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17 June 2021
In 2020, escalating violence in Burkina Faso, Mali and Niger forced hundreds of thousands of people to flee their homes in search of safer locations or to neighbouring countries. Civilians are first to suffer from insecurity.
“Our priority is to assist internally displaced people and returnees by providing them with safe and dignified shelter,” explains Joëlle Gustin, who is responsible for Mali and Burkina Faso at the Luxembourg Red Cross. “We help schools by building classrooms and latrines. We train teachers to detect psycho-social disorders in young children: the recent violence has caused a lot of trauma throughout the Sahel region.”
“In addition to those fleeing the violence, we are helping the most vulnerable people among the host populations, who are sometimes themselves in an extremely precarious situation,” continues Alexander Jacoby, head of Niger. His teams built a total of 3,300 shelters in the country in 2020, providing shelter to more than 1,600 civilians fleeing insecurity or affected by floods. The Red Cross activities in the Sahel are supported by the Luxembourg Ministry of Foreign and European Affairs and the European Union.
“The Sahel is clearly at the heart of our strategy,” says Rémi Fabbri, director of International Aid at the Luxembourg Red Cross. “We have increased our activities in the region because the needs are enormous and growing by the day. In Burkina Faso in particular, the spill over of the Sahel conflict is causing more and more victims. The number of internally displaced persons doubled in 2020, reaching more than one million.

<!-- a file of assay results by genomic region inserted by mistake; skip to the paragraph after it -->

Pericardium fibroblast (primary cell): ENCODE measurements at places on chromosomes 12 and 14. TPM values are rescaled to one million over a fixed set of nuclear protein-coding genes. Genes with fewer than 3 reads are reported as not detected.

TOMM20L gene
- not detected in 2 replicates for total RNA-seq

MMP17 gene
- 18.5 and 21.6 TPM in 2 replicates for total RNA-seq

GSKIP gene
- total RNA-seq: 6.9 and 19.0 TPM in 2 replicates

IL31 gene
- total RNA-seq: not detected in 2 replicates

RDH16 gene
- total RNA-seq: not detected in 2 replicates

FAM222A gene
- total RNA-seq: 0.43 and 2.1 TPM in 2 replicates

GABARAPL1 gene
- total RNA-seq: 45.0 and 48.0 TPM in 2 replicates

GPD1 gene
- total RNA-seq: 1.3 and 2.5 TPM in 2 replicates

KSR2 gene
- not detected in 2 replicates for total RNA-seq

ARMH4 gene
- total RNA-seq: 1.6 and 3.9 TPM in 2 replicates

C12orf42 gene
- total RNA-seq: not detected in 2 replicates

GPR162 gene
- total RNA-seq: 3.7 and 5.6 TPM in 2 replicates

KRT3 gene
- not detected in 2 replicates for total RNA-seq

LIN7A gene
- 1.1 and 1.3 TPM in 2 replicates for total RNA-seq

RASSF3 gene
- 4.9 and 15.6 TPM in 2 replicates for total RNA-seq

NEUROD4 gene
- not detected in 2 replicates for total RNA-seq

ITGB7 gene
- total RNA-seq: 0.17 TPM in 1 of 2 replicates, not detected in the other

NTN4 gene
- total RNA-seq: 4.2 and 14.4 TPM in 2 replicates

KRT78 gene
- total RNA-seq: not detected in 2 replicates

The challenges are manifold: the intensification of fighting is hampering access to essential services, including health care, throughout the region. Insecurity is taking its toll on already fragile economies. The emergence of the Covid-19 epidemic has posed a new risk to the population.
In total, the Luxembourg Red Cross is running around 30 humanitarian projects in the Sahel. The latest one, supported by the European Union, is cross-border. It consists of assisting civilians fleeing insecurity along the Sahel’s migration routes. “It’s a challenge to help these people who are fleeing across the desert, where the borders are porous. But it was important for us not to forget them,” adds Alexandre Jacoby.